Undaunted, Kaye began work on a documentary, "Lake of Fire," which explored the issue of abortion rights through interviews on both sides of the argument, as well as graphic footage of actual surgical procedures. Entirely self-financed by Kaye, the film was briefly taken away from him after he declared bankruptcy at the turn of the new millennium. Kaye eventually completed the film and released it in 2006, which earned angry responses from both sides of the debate, as well as considerable praise from critics, several of whom placed it among their favorites in their year-end lists. Kaye also rebuilt his finances with numerous commercial projects in the U.S. and abroad. In 2007, he began work on his second feature film, a crime thriller called "Black Water Transit" which he shot in a post-Hurricane Katrina New Orleans with an impressive cast that included Laurence Fishburne, Karl Urban, Brittany Snow and Stephen Dorff. He also commented extensively on the "American History X" debacle in press interviews, which revealed that he had emerged with his sense of humor intact and a new-found understanding of the nature of collaboration. Still, he struggled once more financially as the film's production company went bankrupt and the film remained unreleased. A few years later, Kay returned to helm his third feature, "Detachment" (2012), an urban drama about the failure of the public education system starring Adrien Brody. Despite an Oscar winner in the lead, the film failed to attract much notice in its limited run.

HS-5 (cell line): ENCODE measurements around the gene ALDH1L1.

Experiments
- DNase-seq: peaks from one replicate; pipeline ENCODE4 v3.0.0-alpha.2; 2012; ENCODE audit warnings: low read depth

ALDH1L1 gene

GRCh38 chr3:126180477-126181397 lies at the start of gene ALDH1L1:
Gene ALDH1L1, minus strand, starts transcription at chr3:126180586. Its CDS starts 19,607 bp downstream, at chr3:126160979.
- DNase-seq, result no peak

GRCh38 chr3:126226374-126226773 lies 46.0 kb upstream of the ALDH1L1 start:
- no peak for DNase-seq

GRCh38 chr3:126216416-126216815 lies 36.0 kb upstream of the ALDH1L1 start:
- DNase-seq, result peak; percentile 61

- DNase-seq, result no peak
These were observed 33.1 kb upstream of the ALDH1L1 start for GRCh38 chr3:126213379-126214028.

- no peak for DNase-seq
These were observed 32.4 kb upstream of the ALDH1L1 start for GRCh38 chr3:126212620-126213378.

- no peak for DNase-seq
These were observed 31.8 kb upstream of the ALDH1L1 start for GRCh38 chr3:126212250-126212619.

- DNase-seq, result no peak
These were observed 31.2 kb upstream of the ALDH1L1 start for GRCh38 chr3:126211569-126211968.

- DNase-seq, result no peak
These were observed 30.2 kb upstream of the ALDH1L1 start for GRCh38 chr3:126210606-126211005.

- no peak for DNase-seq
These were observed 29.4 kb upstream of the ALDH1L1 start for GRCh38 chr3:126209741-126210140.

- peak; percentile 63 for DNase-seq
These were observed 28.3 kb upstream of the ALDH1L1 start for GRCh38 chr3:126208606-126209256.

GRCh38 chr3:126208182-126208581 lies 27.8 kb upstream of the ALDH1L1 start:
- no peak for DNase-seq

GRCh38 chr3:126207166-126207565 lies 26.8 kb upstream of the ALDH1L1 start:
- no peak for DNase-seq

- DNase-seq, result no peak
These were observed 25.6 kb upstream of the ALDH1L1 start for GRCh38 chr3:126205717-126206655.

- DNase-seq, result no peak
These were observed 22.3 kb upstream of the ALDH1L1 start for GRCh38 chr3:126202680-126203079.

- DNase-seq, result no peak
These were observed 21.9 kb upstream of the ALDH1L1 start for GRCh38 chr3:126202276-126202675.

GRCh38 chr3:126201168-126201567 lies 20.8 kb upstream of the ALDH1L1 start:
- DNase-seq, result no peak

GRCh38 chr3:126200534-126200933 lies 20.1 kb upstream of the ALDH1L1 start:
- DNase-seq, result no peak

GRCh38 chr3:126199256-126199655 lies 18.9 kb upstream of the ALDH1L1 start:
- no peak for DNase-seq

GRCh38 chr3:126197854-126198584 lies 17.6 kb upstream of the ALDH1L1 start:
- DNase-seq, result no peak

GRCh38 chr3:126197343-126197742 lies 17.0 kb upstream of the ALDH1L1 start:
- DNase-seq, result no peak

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He has formed a rock band TKOH.
"I have systematically and deliberately burned 99 percent of the bridges in this town [Hollywood]. I have systematically closed 99 percent of the doors because I don't want anyone to waste my time anymore. But I know there's 1 percent of this town that will work with me." --Tony Kaye
"I think the cream of Hollywood cares about this stuff [issue-oriented films] and they realize that you have to try and investigate as well as entertain and provoke dialogue about these kinds of issues in hope that this dialogue moves things forward, but not in a preachy way, which unfortunately, a lot of 'American History X' does now." --Kaye quoted in Los Angeles Times, October 21, 1998.
"Tony Kaye is the most important British director since Alfred Hitchcock." --From a 1983 advertisement in British newspapers (Kaye had yet to direct at the time the ad ran)